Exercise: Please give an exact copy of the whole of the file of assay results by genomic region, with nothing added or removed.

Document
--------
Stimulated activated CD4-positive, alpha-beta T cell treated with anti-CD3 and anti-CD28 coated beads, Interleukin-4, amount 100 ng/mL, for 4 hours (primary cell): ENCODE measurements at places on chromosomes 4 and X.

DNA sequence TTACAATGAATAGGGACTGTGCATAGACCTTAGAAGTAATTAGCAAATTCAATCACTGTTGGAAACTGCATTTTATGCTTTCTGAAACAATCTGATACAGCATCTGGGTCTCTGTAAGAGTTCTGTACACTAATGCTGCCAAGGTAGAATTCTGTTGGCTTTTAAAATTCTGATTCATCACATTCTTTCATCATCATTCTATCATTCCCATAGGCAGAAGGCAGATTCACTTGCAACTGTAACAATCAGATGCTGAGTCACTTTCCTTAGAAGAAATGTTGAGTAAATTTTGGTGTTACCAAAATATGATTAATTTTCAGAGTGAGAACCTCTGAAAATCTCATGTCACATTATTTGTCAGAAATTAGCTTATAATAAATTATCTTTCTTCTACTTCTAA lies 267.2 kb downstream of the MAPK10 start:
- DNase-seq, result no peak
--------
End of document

Stimulated activated CD4-positive, alpha-beta T cell treated with anti-CD3 and anti-CD28 coated beads, Interleukin-4, amount 100 ng/mL, for 4 hours (primary cell): ENCODE measurements at places on chromosomes 4 and X.

DNA sequence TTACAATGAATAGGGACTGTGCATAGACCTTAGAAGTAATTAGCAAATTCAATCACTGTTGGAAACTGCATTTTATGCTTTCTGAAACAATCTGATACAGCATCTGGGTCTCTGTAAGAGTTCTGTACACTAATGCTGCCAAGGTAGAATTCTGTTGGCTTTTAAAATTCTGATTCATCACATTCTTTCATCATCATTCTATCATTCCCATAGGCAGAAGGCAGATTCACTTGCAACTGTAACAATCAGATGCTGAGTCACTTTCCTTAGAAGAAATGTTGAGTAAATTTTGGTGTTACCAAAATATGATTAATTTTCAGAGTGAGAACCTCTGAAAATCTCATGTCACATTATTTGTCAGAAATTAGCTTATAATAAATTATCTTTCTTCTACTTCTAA lies 267.2 kb downstream of the MAPK10 start:
- DNase-seq, result no peak